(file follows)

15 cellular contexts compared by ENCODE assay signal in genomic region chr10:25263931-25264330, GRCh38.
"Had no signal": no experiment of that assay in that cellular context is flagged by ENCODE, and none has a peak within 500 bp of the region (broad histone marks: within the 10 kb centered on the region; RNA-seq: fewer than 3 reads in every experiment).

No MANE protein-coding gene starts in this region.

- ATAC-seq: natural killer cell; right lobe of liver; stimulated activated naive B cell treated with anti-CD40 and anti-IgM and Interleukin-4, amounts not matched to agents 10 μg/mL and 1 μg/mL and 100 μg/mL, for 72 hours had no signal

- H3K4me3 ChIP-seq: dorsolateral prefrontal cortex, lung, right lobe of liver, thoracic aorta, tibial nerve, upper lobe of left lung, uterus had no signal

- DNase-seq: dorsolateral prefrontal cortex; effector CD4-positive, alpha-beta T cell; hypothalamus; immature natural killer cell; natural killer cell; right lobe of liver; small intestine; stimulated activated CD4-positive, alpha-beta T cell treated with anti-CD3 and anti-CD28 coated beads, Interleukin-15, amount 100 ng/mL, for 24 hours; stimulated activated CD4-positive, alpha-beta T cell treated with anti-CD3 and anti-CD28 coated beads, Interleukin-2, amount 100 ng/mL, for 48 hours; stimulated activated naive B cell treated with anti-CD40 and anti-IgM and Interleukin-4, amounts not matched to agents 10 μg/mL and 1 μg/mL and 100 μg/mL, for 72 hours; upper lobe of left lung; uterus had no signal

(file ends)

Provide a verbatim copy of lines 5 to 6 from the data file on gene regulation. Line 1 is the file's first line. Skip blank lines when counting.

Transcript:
- H3K4me3 ChIP-seq: dorsolateral prefrontal cortex, lung, right lobe of liver, thoracic aorta, tibial nerve, upper lobe of left lung, uterus had no signal

- DNase-seq: dorsolateral prefrontal cortex; effector CD4-positive, alpha-beta T cell; hypothalamus; immature natural killer cell; natural killer cell; right lobe of liver; small intestine; stimulated activated CD4-positive, alpha-beta T cell treated with anti-CD3 and anti-CD28 coated beads, Interleukin-15, amount 100 ng/mL, for 24 hours; stimulated activated CD4-positive, alpha-beta T cell treated with anti-CD3 and anti-CD28 coated beads, Interleukin-2, amount 100 ng/mL, for 48 hours; stimulated activated naive B cell treated with anti-CD40 and anti-IgM and Interleukin-4, amounts not matched to agents 10 μg/mL and 1 μg/mL and 100 μg/mL, for 72 hours; upper lobe of left lung; uterus had no signal